My dearest friend Dr. Preston Rich gets a kick out of my various "drJ" sayings. I'm a speaker who paints pictures with my imagery. There are psychical comedians, and I would classify myself as a physical speaker. I want to make you remember the entertainment value I brought to the stage and the connection to real life learning. Plus, there's nothing like good imagery to tell a story or illuminate a point. Dr. Rich's all-time favorite is this one:
If you paint me into a corner, don’t be shocked when I walk on the wet paint!
It's typical that my experiences have birthed some of the most vivid and direct phrases that I use today – and I wouldn’t have it any other way. I’ve been perplexed by our society that makes it somehow “okay” to not speak up for yourself and others. This of course is nothing new. I mean we had slavery for God’s sake for years. We built into our laws that African Americans were not actual human beings. I would have loved to know back then how many people thought that was wrong, but were just too afraid to say anything. But I digress. This is not a piece about slavery, the civil war, or anything related to ethnicity. I’m talking about the Human Race today.
The worst thing one can do is to so-called paint me into a corner; seemingly taking away my choices. I have two reactions when this type of attempt is made, 1-You must think I’m crazy, and 2-You must be crazy to think I will believe I’m out of options. Hence me walking on the wet paint. Just take in that visual for a moment. Someone stares you down painting you into the corner daring you to move. They believe you cannot move because of their paint. You guessed it, that's not your paint job - it's theirs. Should it bother you to walk on their paint? Not in my book. Remember...
The attempts of those trying to bully their way into an outcome serve to leave you with the perception that you don’t have options. They try to make the world small (or maybe it really is to them) so that you don’t see everything around you. How clever! Place mental blinders on you and watch you succumb to small thinking. That strategy works on people who have never seen the world. It works on people who do not understand who they are. Ask yourself if it will work on you?
Some resolutions will require solutions that haven’t been created yet
And to that I say, keep walking! Yes you may be at a point where you feel like your own options are limited. You may feel hopeless. That’s your sign that you may need to create a new solution to potentially an old problem. You're never helpless because you're always capable of helping yourself. It means it's time for you to kick start creating and walking! It’s okay to let people know that their boundaries cannot be applied to you just because they feel like it. My gosh we wouldn’t have accomplished much in this world if we allowed others’ boundaries to dictate our mobility; we’d still be in that corner waiting on that wet paint to dry.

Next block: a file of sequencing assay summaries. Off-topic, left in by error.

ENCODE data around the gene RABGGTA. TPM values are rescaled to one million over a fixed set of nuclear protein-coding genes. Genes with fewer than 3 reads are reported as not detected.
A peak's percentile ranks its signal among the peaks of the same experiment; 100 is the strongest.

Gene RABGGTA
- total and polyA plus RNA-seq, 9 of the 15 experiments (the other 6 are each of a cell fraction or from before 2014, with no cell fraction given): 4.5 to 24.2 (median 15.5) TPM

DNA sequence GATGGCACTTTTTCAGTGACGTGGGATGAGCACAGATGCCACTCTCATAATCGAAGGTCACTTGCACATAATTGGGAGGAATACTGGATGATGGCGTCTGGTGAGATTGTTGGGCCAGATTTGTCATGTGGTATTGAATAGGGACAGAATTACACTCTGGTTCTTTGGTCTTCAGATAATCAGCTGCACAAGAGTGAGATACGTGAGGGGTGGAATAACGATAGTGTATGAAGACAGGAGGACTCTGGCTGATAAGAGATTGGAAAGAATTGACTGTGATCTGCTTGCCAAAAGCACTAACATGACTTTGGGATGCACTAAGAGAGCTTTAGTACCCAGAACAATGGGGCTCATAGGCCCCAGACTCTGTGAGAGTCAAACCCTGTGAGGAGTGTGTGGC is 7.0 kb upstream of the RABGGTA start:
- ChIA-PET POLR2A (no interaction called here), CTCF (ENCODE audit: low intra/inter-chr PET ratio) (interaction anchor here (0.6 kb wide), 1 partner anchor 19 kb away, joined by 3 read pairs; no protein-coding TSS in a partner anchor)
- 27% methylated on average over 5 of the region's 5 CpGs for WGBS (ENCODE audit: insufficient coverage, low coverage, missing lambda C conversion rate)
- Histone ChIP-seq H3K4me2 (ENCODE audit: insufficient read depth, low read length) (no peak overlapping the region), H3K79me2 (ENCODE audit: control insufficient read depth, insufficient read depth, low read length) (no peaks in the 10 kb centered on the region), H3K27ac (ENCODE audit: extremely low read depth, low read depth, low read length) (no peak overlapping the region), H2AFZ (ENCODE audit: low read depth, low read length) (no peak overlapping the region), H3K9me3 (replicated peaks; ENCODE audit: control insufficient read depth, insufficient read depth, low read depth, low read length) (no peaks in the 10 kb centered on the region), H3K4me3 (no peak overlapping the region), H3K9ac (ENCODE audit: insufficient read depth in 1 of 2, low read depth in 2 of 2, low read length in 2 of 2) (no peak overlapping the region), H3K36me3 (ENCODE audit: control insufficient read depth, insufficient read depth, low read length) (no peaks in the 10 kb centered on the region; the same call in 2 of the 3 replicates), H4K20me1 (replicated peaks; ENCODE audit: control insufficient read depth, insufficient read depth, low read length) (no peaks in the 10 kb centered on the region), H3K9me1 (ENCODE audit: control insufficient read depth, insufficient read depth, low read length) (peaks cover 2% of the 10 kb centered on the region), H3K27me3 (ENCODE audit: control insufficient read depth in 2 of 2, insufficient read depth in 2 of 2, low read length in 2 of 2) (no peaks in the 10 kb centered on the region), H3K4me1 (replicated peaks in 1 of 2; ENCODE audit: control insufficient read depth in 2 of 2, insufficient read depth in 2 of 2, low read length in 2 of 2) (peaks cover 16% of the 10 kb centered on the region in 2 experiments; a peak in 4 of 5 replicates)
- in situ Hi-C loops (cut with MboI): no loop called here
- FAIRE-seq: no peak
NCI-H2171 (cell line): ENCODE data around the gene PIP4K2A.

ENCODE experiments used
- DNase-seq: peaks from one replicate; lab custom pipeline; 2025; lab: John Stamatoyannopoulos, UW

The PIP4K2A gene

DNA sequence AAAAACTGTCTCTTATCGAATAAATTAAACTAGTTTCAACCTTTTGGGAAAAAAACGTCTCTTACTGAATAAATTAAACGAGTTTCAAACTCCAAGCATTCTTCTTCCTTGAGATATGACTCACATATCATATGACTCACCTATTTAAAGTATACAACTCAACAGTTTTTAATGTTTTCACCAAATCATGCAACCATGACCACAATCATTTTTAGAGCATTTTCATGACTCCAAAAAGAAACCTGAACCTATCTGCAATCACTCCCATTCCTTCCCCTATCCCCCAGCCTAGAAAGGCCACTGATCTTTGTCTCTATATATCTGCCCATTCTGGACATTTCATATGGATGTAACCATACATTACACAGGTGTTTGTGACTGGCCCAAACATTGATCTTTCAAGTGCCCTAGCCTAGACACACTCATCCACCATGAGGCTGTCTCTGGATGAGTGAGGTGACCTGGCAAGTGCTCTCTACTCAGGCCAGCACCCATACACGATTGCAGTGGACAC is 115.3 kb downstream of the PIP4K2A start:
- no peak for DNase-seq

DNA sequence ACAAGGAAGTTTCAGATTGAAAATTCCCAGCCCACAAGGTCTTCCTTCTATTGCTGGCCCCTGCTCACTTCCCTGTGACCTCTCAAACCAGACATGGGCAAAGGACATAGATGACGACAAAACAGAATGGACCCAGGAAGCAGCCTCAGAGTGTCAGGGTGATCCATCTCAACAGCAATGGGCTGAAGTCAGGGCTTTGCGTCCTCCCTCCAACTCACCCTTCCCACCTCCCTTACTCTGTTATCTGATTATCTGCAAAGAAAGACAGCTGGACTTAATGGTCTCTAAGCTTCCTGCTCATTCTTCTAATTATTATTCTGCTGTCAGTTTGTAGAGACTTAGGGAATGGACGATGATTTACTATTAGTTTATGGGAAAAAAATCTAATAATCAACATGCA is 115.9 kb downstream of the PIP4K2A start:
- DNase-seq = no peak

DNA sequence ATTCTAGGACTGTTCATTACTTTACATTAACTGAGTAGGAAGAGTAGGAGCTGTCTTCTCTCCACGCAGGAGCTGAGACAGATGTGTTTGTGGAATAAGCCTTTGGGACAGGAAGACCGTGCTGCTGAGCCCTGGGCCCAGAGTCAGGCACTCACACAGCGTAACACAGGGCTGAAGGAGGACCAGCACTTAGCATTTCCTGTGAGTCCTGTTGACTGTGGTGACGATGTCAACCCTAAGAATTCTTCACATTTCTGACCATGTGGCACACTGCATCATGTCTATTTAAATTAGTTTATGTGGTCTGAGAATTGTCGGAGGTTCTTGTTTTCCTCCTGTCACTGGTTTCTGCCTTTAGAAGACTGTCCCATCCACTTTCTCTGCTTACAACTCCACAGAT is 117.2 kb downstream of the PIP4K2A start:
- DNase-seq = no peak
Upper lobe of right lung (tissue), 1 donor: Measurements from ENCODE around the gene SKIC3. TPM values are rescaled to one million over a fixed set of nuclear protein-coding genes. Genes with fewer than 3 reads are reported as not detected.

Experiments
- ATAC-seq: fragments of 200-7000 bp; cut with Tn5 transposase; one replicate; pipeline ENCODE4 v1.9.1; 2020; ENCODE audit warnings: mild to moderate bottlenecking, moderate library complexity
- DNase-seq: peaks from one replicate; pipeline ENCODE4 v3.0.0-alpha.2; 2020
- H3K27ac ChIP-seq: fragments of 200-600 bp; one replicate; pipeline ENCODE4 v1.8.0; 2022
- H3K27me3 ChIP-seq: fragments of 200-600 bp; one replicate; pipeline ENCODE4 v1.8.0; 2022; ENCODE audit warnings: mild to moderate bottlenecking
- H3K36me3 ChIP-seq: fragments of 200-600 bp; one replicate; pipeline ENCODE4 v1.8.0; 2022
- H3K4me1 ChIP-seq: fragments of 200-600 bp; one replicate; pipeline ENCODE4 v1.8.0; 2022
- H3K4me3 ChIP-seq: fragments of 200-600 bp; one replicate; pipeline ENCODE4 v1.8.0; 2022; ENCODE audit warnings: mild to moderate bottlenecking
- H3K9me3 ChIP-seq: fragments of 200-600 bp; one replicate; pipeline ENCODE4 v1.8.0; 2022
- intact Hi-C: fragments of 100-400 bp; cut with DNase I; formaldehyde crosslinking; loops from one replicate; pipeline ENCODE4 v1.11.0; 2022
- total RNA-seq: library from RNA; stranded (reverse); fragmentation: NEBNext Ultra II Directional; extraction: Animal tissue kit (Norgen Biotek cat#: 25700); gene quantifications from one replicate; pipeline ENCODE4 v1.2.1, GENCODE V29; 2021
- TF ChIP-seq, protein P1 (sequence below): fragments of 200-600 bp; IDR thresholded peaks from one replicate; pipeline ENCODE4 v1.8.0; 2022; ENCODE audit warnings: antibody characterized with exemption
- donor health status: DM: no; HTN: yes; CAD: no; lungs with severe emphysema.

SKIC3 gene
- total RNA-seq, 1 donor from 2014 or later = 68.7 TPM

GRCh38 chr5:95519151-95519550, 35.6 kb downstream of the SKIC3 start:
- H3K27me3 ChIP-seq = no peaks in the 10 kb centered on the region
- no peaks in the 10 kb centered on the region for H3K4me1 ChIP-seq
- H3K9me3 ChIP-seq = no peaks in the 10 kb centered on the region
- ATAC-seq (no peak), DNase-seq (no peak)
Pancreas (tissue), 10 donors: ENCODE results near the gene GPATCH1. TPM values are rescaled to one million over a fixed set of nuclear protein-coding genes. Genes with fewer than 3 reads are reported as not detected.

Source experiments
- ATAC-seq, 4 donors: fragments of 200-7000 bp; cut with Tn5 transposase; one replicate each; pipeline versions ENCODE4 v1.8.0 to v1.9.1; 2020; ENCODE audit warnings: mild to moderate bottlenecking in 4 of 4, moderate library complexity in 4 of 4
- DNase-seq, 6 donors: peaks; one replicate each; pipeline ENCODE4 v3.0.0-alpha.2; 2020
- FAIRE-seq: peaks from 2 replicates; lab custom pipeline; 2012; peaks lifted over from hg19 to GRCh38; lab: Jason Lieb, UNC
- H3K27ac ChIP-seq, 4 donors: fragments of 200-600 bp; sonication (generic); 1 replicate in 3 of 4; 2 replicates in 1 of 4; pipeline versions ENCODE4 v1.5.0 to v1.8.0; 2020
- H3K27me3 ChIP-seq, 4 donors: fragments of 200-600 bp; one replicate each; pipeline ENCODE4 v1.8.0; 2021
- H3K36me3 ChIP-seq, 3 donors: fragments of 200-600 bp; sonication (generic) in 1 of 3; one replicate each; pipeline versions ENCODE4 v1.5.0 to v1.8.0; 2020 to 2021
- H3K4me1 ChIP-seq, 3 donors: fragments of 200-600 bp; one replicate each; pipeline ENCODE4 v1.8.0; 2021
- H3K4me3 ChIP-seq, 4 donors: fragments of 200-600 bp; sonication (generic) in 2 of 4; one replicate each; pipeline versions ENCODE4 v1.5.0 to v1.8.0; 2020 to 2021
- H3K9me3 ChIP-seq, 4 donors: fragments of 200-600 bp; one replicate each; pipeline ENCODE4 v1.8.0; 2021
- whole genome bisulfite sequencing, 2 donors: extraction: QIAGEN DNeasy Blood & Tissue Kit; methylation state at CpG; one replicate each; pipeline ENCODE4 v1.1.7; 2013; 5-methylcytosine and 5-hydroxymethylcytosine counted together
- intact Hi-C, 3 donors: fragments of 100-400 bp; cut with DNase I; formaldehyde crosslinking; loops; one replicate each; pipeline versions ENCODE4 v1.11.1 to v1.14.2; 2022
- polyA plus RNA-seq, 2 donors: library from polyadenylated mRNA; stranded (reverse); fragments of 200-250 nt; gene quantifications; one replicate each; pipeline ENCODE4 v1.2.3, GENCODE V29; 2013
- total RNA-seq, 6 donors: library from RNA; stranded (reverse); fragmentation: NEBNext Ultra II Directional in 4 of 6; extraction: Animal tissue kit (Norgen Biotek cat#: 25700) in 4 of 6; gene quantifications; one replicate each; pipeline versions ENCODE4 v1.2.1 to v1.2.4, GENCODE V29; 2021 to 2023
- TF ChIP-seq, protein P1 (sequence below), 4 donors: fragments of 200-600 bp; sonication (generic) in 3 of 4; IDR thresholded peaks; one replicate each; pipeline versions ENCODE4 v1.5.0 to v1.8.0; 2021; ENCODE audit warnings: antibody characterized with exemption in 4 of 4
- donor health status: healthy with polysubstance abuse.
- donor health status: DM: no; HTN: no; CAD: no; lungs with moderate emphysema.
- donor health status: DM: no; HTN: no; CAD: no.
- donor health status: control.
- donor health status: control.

And that’s okay with me. The solution may not always be free of blemish. Your goal is to work toward a solution. Your best defense against being painted into the corner is accepting that you will get some paint on your feet. You may not gain or make new friends. That’s okay. Do you get the theme here? It’s about you being okay with your actions – worrying more about staying true to yourself and your boundaries rather than concerning yourself with someone who may have negative motives or selfish interests (or both).
While in my undergraduate program at Texas A&M University I was a student activist. Choosing that path came at a price. One of the biggest tolls I had to pay was the amount of hate that came my direction as I tried to illuminate the racial divide and conflicts that were plaguing the student population. I had some very bold foes. I had to be okay with their decisions to “hate” me because I was okay with my decision to do what I thought was right. Get it. I didn’t worry about their wet paint. I spoke at forums and walked out with other’s wet paint on the bottom of my feet – that was okay. I was good with it. I was rooted in my beliefs and the creative solutions I executed to help solve an old problem.
There is a before and after to this. Before you dedicate yourself to being okay walking on someone’s “wet paint” you must dedicate yourself to your own beliefs. I do believe that dedication won’t be firmly cemented into your own world until it is challenged – until it is tested. Remember, “big, bad, and bold” comes at a price. Determine what you’re willing to sacrifice or put on your front line as you begin “walking on someone else’s paint”
This ideal and in my case my own personal standard is essential as you navigate through the murky waters of business and personal relationships. You’ve got to stop allowing life to happen to you and be proactive and forward-thinking to participate in life. Who knows, maybe you’ll even get to pick out the color of that paint!
Food for thought ladies and gentlemen, it’s all about knowing yourself and what your unwavering set of beliefs are. Once you do that, you must protect them at all costs. No one should be able to influence how you feel about your personal boundaries or your options in life. Two of the phrases I hate the most are, “It’s just the way it is” and “What else can you do”. If you catch yourself saying either of those, reevaluate yourself and what you want out of life because you’ve basically just expressed helplessness and laziness. Both adjectives are bad for business. If someone around you says those phrases, take the time to train them up. Show them better. Teach them how to “walk on the wet paint”.